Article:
horses pooped all over our lot in cloudcroft

For my birthday, we planned to go to LA and stay in Schindler's Oliver House; however, someone rented the place for six months (and the other Schindler rentals were off the market)! We talked about heading up to Cloudcroft to check on the lot and try out the new brewery/pizza joint, but the motivation was fading. But then we got a call from the architect and builder in Cloudcroft (The Cloudcrofters) that they wanted to meet to discuss the cabin.

We backburnered the cabin after the Cloudcrofters seemed to blow cold on our aesthetic goals and then after our Austin archy friends (The Austiners) insisted on an Austin-level $300 to $400 per square foot price. That brought us back to reconsidering Rocio Romero's kit, but she's retreated to building them herself in select (but undisclosed) locations. But then the Cloudcrofters reached out about touring architecture in LA together, and the spark from that trip has reignited the project with them. We decided to explore designs (and costs), and they reached out just before I pulled the plug on birthday plans.

Oh, and they sent us photos of horse turds on our lot.

Turns out that a fallen limb bridged the fence allowing wild horses to nibble on the lot's grass (and there's lots of grass since the former owners did a clearcut). It's a popular place since the entire lot is covered in piles of horse poop.

Wild horses! How cool is that?

Photos of the horses from someone in the area:


 Cabinwise, the Cloudcrofters put together two potential designs, one with a focus on function (a) and another with a focus on aesthetics (b). Both, as you can imagine, have their pros and cons. (a) leans towards shed roofs while (b) can go either way (although the breathtaking rendering was with a flat roof). At first blush, maybe flat roofs are such a good idea in snowy locales; however, there are some benefits to having them.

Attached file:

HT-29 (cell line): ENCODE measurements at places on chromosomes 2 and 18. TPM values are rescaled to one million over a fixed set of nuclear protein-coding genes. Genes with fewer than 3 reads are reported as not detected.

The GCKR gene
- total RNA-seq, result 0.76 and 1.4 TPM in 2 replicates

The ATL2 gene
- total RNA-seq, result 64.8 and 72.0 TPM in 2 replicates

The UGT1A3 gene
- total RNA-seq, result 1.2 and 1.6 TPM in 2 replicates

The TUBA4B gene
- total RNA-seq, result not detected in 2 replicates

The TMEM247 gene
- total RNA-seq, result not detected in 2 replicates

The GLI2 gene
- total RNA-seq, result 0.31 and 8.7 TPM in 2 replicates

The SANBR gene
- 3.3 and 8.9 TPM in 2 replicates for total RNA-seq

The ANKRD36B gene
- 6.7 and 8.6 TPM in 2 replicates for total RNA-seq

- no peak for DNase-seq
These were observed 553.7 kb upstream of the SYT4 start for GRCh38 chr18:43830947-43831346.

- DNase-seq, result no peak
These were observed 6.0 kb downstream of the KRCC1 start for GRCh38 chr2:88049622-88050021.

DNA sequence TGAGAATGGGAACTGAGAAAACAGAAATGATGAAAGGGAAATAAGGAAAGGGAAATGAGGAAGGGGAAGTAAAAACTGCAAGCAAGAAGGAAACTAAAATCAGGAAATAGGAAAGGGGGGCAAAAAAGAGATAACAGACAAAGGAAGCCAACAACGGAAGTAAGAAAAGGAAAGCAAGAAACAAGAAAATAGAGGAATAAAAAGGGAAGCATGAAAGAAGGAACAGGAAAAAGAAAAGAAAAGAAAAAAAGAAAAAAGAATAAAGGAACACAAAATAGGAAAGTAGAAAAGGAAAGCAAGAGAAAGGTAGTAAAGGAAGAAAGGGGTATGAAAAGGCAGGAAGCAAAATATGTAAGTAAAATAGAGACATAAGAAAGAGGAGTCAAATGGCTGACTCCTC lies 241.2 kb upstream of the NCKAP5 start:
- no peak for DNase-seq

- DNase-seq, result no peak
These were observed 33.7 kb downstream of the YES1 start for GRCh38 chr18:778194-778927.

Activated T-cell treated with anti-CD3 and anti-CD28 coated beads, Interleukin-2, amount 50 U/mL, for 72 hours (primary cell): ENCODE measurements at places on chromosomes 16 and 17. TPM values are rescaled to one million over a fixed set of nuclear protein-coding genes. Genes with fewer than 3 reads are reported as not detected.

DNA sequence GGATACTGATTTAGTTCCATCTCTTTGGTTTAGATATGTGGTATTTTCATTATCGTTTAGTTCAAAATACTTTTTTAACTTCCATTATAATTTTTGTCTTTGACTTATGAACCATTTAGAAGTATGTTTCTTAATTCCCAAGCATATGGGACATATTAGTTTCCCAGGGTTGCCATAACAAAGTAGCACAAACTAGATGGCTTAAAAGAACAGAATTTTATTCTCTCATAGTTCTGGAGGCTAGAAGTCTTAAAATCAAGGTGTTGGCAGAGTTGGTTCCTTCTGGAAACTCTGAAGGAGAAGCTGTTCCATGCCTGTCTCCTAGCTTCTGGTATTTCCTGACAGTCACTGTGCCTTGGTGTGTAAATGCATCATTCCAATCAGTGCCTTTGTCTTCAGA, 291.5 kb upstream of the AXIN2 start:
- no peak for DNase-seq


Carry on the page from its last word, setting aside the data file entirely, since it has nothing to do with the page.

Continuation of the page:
We also got to meet the other neighbors (The Subarus), which was nice. He's into photography, so we'll get along well methinks.

 (b) top floor

(b) bottom floor

The rendering of (b) (which we do not have in our possession) was stunning. More to come soon.

One outcome from our short stay was that the vacay rental we stayed in had a wood stove. We'd been debating over having a fireplace and, if we had a fireplace, would it be a proper fireplace, a gas fireplace, or a wood stove. After this trip, wood stove it is, mostly likely a built-in one (since cats). There's just something primally satisfying about building a fire (and an efficient one at that). 

The pizza place is just down the hill from us and was quite good. The beers they make are all made with rainwater collected on site. And the pizzas, fired in an italian pizza stove, were first rate. We tried a pepperoni, mushroom, green chile pizza and got burned (in a good way)!




 Also new to town and first rate is the Black Bear Coffee Shop at the end of Burro Street. We stopped in every day.


 One of the houses with rainwater collection.

Frito pie from Mad Jack's

Chillin' the birthday champagne...

a birthday cupcake!


an impromptu tour of Schindler's Oliver House

During our trip to LA last fall, we took our architect and builder friends over to street-gawk at R.M. Schindler's Oliver House in the Silverlake neighborhood of Los Angeles. As luck would have it, the owner was reaching out of her window watering some plants when she heard me yapping about the house. "Hello!" she hello'd. "Hello!" we hello'd back. "Would you like to come up and see the house?"

The Oliver House (1933-4) is one of Schindler's iconic designs. The house rides a saddle ridge with views of the ocean out one side (smog willing) and a water-supply lake and mountains out the other. The current owner's parents commissioned the house and, at Schindler's prompting, bought the lot behind them so the backyard view would remain unobstructed.

The house is clever in its siting--it rests askew on its lot (with truncated corners) to take full advantage of the views--and also clever in its design and use of perspective. Building covenants required a gabled and/or hipped roof, so Schindler complied but hid the roof from the street. Inside, the roof seems to float above the living room with expansive clerestories reaching up to the sloped ceiling. The back yard and view is breathtaking.

The owner noted that her parents remained good friends with Schindler up until his death, often having him over for dinner. She recalled him being reserved and respectful and questioned his reputation as a womanizer.

The house will be an on-again/off-again VRBO (we tried to snag it for my birthday this month, but someone got it for six months!). We'll try again later in the fall!


living room with built-ins.

looking towards the dining room and breakfast nook

that floating roof! off to the left is a piano


the stairs lead down to the front entrance. glass tops the wall to the master bedroom to the left 

the back yard

looking back toward the house from the backyard. the roof canopy is not original

looking back into the back bedroom

 Schindler cantilevered part of the gabled roof as cover for the stairs to the roof patio.


Looking out of the back bedroom